This module is 24 pages long, 1 page front cover, 1 page editorial, 1 page ToC, 1 page SRD and 1 page advertisement, leaving us with 19 pages of content, so let’s check it out!
This being an adventure-review, the following contains SPOILERS. Potential players may wish to jump to the conclusion.
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Morninghaven sanatorium, constructed in the heart of the Creeping Mire, founded by the church of Mitra and headed by the prestigious Osterklieg family had for some time had its reputation decline, even as a place to lock up the criminally insane. When Baronet Wilbane Osterklieg fell from favour, his presumed sizable fortune was never found. Now, for 30 years, the sanatorium has languished in the mire, sinking slowly closer towards the unfathomable depths of the swamp. The PCs are hired to escort one Haden Ward (an incognito provided by the state) to the sanatorium and the escort mission is anything but simple – from collapsed paths to giant mosquitoes and an assault by warriors from the swamp’s bugbear-tribe, there are 3 planned encounters in addition to the random encounters-list included for the way to Mourninghaven.
At the sanatorium, the Curator Xavier Drusus and the bloodstained, masked orderlies are not particularly confidence-invoking. Unfortunately, a storm sees the PCs stranded at the sanatorium for the night (which is btw. fully mapped and described) and the night is interrupted by escaped madmen escaping from the cells and an assault from more bugbears and even a black dragon – in the chaos, the orderlies may even turn upon the PCs (they are not nice persons…). The badly wounded Drusus, with his dying breath, confesses that he was after the Osterklieg Legacy and that the catatonic madman they escorted was in fact Osterklieg’s former lieutenant, a sadistic mercenary named Harden Crestingdrake. And he’s gone.
The trail leads the PCs into the heart of the swamp, where in an old stockade the PCs get a chance to destroy the remnants of the bugbears and find out that there’s a potion to let Haden regain his memory – as well as the location of the secret stash, which is in the Black Ward – now abandoned, it’s where Osterklieg stashed incurable psychopaths. It is here that the module becomes full-blown horror in style, with Haden bugging the PCs with whispered rumours in a psychological war of attrition as they explore the partially sunk ward and battle twisted ghasts, an almost indestructible fungal creature that has evolved from Vidas Osterklieg, basidronds, a cool haunt and an allip. You get sample lines for the encounters and finally, the PCs will have to face off against Crestingdrake, now suffused by the darkness of the ward and turned into a bleeding horror.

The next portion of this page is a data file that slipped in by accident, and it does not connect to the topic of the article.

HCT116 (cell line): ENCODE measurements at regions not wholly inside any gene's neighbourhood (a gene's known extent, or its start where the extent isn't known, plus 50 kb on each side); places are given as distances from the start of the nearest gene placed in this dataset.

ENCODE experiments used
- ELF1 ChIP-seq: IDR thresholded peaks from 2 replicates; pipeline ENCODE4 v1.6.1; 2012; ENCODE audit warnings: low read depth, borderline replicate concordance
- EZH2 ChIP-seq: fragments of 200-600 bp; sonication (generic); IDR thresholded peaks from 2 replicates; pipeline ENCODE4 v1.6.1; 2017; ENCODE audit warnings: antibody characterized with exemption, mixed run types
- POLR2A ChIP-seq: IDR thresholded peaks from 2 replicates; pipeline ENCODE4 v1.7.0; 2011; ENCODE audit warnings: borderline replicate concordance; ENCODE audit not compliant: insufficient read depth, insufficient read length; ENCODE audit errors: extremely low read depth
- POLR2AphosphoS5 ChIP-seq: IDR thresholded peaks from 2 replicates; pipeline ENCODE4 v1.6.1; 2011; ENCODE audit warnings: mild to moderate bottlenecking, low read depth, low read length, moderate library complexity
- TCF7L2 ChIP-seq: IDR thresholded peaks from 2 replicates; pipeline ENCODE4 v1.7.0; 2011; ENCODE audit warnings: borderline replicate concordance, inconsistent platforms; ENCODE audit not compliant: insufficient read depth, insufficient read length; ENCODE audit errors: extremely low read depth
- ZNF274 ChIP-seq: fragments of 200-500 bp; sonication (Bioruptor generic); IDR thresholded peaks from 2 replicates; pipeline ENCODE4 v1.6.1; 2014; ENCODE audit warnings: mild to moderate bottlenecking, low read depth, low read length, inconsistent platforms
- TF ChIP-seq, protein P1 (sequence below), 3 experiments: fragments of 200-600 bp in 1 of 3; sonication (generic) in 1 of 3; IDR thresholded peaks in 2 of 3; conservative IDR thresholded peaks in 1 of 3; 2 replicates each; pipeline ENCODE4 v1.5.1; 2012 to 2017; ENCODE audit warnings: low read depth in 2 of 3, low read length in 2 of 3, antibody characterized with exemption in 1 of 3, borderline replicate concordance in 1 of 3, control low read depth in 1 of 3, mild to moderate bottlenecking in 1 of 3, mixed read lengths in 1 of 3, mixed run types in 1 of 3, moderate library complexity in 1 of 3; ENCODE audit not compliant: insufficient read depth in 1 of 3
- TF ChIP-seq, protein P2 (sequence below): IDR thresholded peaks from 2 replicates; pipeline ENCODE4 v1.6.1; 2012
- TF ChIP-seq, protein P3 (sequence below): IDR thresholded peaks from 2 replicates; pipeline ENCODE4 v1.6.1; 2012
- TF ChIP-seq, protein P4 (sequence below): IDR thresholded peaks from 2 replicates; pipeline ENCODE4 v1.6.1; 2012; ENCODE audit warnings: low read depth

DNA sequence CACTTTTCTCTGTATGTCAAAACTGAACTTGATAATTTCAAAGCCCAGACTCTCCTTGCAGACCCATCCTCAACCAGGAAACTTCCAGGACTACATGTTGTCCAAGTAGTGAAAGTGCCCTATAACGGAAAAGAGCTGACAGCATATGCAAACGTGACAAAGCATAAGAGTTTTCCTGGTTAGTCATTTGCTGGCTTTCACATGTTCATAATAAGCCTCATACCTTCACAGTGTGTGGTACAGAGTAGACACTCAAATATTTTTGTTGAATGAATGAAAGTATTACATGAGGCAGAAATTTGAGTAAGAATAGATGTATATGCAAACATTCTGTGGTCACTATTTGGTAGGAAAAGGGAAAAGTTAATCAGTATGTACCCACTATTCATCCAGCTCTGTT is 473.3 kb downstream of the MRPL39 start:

The players may also find out about Osterklieg killing Mitran pilgrims as they find his stash and the bloodstorm spell sees an upgrade from the honourable Relics and Rituals-book.
Editing and formatting are top-notch, I didn’t notice any glitches. Layout adheres to FGG’s 2-column b/w-standard and the pieces of original b/w-artwork are awesome. The pdf comes fully bookmarked with nested bookmarks. The cartography per se is nice, but we don’t get ANY key-less player-friendly maps, which is just not up to standard when compared to similar publications.
Author-duo Greg A. Vaughan and Kevin Wright has created an interesting module – the locations are iconic to the extreme and rather disturbing, conveying a profound sense of dread. By all accounts, I should love this module – “The Death of Dr. Rudolph Van Richten” is still my favourite module of all time and the locations are great. However, this module ahs major issues regarding pacing – essentially, it is very obvious in its railroading and hands the relevant information needed to progress to the players on a silver platter, without much required initiative on behalf of the players beyond “Kill X” – no research, no moodbuilding…and worse: No consequences.
The main location of the module is an unabashedly evil place that should have paladins etc. disgusted – so what if they DO want to do something about it? Not covered. Alternate ways of handling the whole thing? Not covered. The stockade feels completely cut-down and is perhaps one of the most useless locales I’ve seen in a given module for quite some time – its space should have been used to properly depict and flesh out another part of the story.
This is a sad module to review, since it DOES have all the makings of a great module and a DM with some work can make this work VERY well – as written, though, this somewhat falls behind and simply feels too short. At 19 pages, the module does not devote enough time to any of its locations to make them properly shine – instead, the PCs are shunted from location to location, stumble across hint (Go there!) upon hint (Now go there!)and end the module with a climactic encounter that is cool – but ultimately just the end of a very railroady sequence of events that lacks the gravitas the background story and exciting locales should have provided this module.
In the end, this module suffers greatly from its unnecessary brevity and its endeavour to cram too much content into the scarce few pages the module has – if it had developed one of the locations, any one really, better and cut another location or if it had 10+ more pages to develop its iconic locales, then this could have been 5 stars + seal of approval. As written, it falls painfully short of its own potential and hence, I’ll settle for a final verdict of 3 stars.
Saturday Night Special 4: The Mires of Mourning is available from: